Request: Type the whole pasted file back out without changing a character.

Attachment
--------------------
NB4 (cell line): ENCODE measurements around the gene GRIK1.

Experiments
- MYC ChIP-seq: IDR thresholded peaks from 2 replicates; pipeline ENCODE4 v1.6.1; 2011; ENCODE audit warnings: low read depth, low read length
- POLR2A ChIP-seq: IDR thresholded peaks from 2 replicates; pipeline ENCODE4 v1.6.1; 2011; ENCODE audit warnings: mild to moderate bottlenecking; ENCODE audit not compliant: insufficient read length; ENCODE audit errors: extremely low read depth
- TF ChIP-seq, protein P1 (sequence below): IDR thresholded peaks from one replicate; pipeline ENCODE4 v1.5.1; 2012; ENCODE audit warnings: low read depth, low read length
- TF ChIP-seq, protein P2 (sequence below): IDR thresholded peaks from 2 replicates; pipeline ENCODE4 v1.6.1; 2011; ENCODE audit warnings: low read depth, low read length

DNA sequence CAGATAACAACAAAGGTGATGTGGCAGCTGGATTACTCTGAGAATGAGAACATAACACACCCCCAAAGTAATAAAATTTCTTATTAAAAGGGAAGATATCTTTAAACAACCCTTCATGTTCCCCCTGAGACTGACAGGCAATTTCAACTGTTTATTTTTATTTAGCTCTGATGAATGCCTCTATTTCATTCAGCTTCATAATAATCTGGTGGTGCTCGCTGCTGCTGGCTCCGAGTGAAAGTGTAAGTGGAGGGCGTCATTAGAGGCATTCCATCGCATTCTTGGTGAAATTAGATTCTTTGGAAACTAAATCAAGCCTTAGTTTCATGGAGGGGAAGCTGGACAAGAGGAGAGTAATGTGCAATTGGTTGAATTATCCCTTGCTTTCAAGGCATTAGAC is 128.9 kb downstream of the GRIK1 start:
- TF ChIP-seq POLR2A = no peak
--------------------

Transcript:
NB4 (cell line): ENCODE measurements around the gene GRIK1.

Experiments
- MYC ChIP-seq: IDR thresholded peaks from 2 replicates; pipeline ENCODE4 v1.6.1; 2011; ENCODE audit warnings: low read depth, low read length
- POLR2A ChIP-seq: IDR thresholded peaks from 2 replicates; pipeline ENCODE4 v1.6.1; 2011; ENCODE audit warnings: mild to moderate bottlenecking; ENCODE audit not compliant: insufficient read length; ENCODE audit errors: extremely low read depth
- TF ChIP-seq, protein P1 (sequence below): IDR thresholded peaks from one replicate; pipeline ENCODE4 v1.5.1; 2012; ENCODE audit warnings: low read depth, low read length
- TF ChIP-seq, protein P2 (sequence below): IDR thresholded peaks from 2 replicates; pipeline ENCODE4 v1.6.1; 2011; ENCODE audit warnings: low read depth, low read length

DNA sequence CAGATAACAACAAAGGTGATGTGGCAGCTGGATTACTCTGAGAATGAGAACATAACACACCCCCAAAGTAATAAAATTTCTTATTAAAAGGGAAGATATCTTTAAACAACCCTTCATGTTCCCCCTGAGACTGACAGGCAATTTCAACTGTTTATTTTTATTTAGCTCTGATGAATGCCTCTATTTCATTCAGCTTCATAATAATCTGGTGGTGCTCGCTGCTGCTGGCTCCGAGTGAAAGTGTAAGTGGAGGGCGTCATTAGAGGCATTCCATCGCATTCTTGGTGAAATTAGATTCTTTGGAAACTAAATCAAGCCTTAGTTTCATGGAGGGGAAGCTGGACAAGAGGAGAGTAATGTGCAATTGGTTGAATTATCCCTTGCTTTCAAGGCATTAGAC is 128.9 kb downstream of the GRIK1 start:
- TF ChIP-seq POLR2A = no peak